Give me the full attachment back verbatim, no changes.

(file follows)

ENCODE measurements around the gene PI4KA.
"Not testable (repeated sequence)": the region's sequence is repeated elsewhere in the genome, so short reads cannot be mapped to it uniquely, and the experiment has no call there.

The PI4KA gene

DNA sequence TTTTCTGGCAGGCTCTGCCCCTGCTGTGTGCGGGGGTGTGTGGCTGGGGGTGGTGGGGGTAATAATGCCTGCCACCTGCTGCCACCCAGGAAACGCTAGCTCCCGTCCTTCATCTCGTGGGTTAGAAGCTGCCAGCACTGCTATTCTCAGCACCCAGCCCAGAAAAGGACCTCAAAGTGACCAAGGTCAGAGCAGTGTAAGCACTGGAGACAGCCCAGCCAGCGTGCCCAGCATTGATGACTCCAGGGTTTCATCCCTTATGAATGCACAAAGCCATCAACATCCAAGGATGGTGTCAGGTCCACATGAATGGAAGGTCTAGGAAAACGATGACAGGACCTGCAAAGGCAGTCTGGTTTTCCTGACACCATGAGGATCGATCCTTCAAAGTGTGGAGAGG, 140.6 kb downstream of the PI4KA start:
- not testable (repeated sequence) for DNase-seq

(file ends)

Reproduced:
ENCODE measurements around the gene PI4KA.
"Not testable (repeated sequence)": the region's sequence is repeated elsewhere in the genome, so short reads cannot be mapped to it uniquely, and the experiment has no call there.

The PI4KA gene

DNA sequence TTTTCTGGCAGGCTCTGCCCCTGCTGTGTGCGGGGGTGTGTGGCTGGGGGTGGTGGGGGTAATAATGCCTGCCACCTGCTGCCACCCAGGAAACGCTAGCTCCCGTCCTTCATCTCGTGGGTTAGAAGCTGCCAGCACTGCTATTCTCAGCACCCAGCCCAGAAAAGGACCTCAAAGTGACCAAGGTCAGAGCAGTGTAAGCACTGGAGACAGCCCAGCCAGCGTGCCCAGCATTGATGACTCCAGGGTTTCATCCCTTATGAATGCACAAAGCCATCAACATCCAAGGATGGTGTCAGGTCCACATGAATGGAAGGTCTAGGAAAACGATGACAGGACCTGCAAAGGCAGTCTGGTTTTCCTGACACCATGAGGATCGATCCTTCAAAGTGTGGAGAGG, 140.6 kb downstream of the PI4KA start:
- not testable (repeated sequence) for DNase-seq